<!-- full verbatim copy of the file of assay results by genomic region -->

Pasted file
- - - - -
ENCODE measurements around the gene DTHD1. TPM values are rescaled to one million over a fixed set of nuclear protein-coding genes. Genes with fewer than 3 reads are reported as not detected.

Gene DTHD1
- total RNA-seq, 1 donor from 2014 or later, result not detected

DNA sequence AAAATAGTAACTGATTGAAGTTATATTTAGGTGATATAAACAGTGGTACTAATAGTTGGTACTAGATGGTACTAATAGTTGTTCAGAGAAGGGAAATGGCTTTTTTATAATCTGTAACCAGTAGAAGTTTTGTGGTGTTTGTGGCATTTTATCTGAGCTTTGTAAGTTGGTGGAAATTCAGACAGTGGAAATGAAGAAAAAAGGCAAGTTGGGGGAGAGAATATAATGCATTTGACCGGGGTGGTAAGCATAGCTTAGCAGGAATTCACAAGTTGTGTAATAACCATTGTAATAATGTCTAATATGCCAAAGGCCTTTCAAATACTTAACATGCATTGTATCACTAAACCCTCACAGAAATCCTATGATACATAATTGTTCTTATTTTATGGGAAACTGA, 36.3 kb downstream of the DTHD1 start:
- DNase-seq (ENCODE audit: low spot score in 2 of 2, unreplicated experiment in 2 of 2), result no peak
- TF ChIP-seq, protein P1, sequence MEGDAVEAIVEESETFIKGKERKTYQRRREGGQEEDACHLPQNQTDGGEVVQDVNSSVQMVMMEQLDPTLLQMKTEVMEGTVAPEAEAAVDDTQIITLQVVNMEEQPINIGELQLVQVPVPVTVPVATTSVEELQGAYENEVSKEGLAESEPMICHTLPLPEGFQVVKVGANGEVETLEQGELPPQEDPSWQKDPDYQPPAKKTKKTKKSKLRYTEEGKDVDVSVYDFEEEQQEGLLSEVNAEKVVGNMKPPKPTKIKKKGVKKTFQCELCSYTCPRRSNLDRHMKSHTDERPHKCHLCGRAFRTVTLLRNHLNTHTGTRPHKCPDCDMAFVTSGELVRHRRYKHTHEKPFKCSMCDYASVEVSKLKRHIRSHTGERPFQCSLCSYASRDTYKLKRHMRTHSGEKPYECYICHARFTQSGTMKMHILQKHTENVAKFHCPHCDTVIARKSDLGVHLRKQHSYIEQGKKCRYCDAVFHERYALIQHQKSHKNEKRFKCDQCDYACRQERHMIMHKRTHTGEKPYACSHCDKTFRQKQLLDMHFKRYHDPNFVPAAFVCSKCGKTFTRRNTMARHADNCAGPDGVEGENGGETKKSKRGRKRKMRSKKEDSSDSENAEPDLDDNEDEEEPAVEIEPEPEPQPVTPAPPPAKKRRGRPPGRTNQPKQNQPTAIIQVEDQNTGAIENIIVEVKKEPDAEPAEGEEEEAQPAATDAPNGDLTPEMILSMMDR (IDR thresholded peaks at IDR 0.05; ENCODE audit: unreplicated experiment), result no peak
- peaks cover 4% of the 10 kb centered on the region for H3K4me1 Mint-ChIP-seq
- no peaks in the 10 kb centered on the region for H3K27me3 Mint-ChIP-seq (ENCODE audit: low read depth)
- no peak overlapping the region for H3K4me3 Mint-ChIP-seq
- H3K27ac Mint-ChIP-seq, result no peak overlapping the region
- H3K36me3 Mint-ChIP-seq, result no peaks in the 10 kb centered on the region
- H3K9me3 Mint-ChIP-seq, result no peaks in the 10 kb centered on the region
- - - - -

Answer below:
ENCODE measurements around the gene DTHD1. TPM values are rescaled to one million over a fixed set of nuclear protein-coding genes. Genes with fewer than 3 reads are reported as not detected.

Gene DTHD1
- total RNA-seq, 1 donor from 2014 or later, result not detected

DNA sequence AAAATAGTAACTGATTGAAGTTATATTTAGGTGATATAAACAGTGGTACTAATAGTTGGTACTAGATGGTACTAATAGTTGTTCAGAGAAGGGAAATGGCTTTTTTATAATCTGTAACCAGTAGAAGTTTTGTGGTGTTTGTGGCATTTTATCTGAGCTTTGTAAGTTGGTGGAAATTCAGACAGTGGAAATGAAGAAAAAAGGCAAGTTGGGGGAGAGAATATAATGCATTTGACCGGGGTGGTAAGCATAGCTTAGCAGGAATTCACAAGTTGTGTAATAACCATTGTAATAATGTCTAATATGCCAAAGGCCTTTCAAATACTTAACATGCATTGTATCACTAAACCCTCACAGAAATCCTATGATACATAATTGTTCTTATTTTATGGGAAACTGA, 36.3 kb downstream of the DTHD1 start:
- DNase-seq (ENCODE audit: low spot score in 2 of 2, unreplicated experiment in 2 of 2), result no peak
- TF ChIP-seq, protein P1, sequence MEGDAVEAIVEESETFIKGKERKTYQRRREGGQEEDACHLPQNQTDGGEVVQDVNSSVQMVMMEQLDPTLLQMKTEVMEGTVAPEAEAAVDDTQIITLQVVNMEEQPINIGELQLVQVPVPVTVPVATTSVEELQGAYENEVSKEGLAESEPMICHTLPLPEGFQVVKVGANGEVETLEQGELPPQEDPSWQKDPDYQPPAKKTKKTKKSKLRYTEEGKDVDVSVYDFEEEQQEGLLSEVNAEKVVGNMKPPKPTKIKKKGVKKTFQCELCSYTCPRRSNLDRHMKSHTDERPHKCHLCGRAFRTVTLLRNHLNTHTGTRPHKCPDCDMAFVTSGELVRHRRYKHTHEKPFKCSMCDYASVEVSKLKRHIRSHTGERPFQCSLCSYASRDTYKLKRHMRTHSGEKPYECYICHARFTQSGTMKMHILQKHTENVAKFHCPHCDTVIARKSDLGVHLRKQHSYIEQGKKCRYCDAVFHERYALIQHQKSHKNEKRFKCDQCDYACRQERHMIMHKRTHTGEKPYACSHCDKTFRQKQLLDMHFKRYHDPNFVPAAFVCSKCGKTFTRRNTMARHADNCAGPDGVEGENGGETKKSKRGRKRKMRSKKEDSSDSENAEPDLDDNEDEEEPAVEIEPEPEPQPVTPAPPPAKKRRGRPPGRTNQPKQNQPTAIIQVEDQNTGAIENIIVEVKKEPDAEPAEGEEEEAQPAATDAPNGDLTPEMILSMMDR (IDR thresholded peaks at IDR 0.05; ENCODE audit: unreplicated experiment), result no peak
- peaks cover 4% of the 10 kb centered on the region for H3K4me1 Mint-ChIP-seq
- no peaks in the 10 kb centered on the region for H3K27me3 Mint-ChIP-seq (ENCODE audit: low read depth)
- no peak overlapping the region for H3K4me3 Mint-ChIP-seq
- H3K27ac Mint-ChIP-seq, result no peak overlapping the region
- H3K36me3 Mint-ChIP-seq, result no peaks in the 10 kb centered on the region
- H3K9me3 Mint-ChIP-seq, result no peaks in the 10 kb centered on the region